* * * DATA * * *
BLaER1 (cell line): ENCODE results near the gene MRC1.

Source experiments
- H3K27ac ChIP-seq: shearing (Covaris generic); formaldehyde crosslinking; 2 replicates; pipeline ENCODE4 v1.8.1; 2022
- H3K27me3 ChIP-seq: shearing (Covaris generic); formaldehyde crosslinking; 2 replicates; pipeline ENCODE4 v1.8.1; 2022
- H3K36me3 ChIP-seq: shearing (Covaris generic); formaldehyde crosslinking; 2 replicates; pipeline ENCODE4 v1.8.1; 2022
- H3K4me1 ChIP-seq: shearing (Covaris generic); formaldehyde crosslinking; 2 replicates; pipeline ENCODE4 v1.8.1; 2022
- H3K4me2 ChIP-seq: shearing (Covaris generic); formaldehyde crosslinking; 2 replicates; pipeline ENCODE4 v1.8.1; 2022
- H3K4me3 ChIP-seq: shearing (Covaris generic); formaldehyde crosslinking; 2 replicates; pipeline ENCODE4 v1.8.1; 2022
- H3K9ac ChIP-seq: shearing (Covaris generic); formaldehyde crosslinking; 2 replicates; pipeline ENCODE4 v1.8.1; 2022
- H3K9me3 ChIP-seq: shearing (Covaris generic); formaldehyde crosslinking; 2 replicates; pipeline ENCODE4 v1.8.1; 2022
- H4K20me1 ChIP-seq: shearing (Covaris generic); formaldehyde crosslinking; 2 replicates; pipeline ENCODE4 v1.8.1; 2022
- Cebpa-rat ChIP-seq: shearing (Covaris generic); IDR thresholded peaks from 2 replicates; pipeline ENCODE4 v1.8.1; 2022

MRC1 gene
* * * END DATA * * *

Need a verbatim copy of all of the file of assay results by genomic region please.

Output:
BLaER1 (cell line): ENCODE results near the gene MRC1.

Source experiments
- H3K27ac ChIP-seq: shearing (Covaris generic); formaldehyde crosslinking; 2 replicates; pipeline ENCODE4 v1.8.1; 2022
- H3K27me3 ChIP-seq: shearing (Covaris generic); formaldehyde crosslinking; 2 replicates; pipeline ENCODE4 v1.8.1; 2022
- H3K36me3 ChIP-seq: shearing (Covaris generic); formaldehyde crosslinking; 2 replicates; pipeline ENCODE4 v1.8.1; 2022
- H3K4me1 ChIP-seq: shearing (Covaris generic); formaldehyde crosslinking; 2 replicates; pipeline ENCODE4 v1.8.1; 2022
- H3K4me2 ChIP-seq: shearing (Covaris generic); formaldehyde crosslinking; 2 replicates; pipeline ENCODE4 v1.8.1; 2022
- H3K4me3 ChIP-seq: shearing (Covaris generic); formaldehyde crosslinking; 2 replicates; pipeline ENCODE4 v1.8.1; 2022
- H3K9ac ChIP-seq: shearing (Covaris generic); formaldehyde crosslinking; 2 replicates; pipeline ENCODE4 v1.8.1; 2022
- H3K9me3 ChIP-seq: shearing (Covaris generic); formaldehyde crosslinking; 2 replicates; pipeline ENCODE4 v1.8.1; 2022
- H4K20me1 ChIP-seq: shearing (Covaris generic); formaldehyde crosslinking; 2 replicates; pipeline ENCODE4 v1.8.1; 2022
- Cebpa-rat ChIP-seq: shearing (Covaris generic); IDR thresholded peaks from 2 replicates; pipeline ENCODE4 v1.8.1; 2022

MRC1 gene